Peter Pan, Castle Players at Lytchett Matravers

PETER Pan is a familiar story with a difference in Linsey O’Neill’s version for Castle Players, on until Saturday 1st February.

It’s set in the present day, Nana is a stuffed dog, and the “dame” (because this IS a pantomime) is Tinkerbill, brother to Tinkerbelle – a guy who’s always wanted to be a fairy and so appears in a pink tutu with wings. He nips about with aplomb, sprinkling fairy dust and hiding in an invisibility cloak.

The oldest Darling boy falls for Tiger Lily, with whom he tries to sing Somewhere from West Side Story, many times but without success, thanks to the interference of the rest of the cast.

Peter is a chunky 30ish male and the stagehand has a leading role.

There are lots and lots of one-liners, but the diction from the young cast sometimes makes it difficult to hear the catchlines.

All that said, it’s full of inspired ideas and lots of action, and the main part of the immortal tale – the flying, the pirates, the crocodile and the return home – are all there.

There’s a marvellous scene when Bill (Scott Sullivan) dies, drafted straight in from the Pyramus and Thisbe death in A Midsummer Night’s Dream.

Chris Bunn, a Castle panto stalwart, has a very energetic time as the stagehand.

Poor of Capt Hook is constantly mistaken by the sound engineers for Dr Hook, and so falls in love with a beautiful wumm-er (listen to it!) at almost every entrance.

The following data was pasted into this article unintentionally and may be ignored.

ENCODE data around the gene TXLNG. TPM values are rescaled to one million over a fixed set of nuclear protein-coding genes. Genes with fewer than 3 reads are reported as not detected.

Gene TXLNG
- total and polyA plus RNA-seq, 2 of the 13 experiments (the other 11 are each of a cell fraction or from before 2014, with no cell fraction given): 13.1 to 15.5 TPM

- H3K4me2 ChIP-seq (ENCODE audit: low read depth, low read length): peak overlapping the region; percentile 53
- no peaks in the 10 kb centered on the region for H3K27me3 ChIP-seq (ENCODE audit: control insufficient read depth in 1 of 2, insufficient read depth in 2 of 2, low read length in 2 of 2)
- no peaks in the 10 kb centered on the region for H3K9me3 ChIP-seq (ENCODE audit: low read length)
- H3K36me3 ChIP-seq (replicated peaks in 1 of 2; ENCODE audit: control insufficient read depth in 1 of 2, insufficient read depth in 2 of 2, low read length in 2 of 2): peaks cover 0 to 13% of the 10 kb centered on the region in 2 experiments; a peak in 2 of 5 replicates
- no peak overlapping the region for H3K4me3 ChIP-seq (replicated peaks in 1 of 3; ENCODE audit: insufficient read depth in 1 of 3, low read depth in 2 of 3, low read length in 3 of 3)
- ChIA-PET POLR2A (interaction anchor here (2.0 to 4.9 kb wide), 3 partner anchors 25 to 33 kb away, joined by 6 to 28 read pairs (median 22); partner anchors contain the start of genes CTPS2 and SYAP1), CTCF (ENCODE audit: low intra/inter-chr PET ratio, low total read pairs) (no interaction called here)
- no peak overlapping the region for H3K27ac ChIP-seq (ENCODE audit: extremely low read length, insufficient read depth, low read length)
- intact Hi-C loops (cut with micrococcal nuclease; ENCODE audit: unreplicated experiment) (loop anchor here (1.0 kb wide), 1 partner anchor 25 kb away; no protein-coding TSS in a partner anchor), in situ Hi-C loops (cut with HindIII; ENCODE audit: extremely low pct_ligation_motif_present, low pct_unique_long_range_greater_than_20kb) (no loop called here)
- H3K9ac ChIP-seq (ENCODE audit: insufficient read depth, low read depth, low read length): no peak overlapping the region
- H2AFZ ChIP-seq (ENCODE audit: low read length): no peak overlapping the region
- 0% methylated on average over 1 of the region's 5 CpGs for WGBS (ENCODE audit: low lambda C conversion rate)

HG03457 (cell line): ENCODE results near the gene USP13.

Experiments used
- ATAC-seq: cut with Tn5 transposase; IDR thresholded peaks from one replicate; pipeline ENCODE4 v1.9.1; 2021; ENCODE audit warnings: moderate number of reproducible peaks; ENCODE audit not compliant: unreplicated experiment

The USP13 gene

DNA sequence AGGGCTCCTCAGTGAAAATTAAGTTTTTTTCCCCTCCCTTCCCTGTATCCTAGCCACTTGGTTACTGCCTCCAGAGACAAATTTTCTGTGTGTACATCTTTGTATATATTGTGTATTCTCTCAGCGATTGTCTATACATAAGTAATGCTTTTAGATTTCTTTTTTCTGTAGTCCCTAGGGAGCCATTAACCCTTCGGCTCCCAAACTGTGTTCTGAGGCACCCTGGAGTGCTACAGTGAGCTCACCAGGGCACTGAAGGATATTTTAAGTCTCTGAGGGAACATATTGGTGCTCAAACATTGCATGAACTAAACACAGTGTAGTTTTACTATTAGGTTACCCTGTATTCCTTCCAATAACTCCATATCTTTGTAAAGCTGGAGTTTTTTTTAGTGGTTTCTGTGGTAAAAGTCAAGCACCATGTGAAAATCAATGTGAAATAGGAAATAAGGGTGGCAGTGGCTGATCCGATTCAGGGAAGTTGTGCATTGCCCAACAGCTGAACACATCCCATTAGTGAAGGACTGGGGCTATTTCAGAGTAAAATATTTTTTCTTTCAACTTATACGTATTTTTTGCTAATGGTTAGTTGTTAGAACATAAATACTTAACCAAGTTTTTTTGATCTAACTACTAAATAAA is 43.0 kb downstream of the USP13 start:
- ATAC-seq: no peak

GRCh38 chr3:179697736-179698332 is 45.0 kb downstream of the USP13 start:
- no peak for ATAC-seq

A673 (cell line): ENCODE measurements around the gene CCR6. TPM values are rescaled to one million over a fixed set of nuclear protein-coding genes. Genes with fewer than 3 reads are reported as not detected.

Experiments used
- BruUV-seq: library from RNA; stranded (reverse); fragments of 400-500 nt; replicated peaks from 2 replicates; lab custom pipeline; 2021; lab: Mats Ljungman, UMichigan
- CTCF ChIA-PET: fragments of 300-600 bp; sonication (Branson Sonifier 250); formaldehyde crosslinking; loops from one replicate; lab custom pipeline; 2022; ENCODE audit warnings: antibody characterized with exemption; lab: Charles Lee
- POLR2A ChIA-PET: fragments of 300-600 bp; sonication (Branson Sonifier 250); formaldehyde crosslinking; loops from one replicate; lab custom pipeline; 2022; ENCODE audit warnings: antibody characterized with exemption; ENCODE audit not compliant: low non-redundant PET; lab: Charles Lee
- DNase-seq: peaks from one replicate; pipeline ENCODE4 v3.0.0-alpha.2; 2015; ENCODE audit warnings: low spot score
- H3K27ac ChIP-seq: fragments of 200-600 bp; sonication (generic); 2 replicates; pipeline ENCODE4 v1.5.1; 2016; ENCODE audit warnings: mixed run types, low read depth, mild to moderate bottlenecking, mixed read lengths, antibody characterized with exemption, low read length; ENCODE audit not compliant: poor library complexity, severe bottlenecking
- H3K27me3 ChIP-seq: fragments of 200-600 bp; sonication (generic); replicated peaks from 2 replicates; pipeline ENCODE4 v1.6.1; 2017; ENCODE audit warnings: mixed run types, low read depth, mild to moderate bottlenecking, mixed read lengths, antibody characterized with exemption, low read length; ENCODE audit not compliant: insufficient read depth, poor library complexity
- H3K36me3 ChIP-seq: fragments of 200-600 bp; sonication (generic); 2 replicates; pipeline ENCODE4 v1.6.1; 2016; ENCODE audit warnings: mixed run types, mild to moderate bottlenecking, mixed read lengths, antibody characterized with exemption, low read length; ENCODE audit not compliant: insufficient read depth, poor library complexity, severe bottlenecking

There are lots of songs, and Martha Jenkins as Wendy and Peter Burden’s Hook, as well as Hanna Bushnell’s Tiger Lily, excel in the singing.

The pirates are a lively lot, and international, too, with Grenouille and his struggles with English, and Flea (the excellent Becker Sullivan) doing a neat job of translating from the French into something else ???

This is a real family show, set firmly in the local community. Four family groups are in the cast and backstage team, and everyone at the first matinee audience was keen to see their friends on stage.

With a bit more volume this will be a real winner, with its now-traditional Castle battle in which the audience throws missiles at the baddies on stage.



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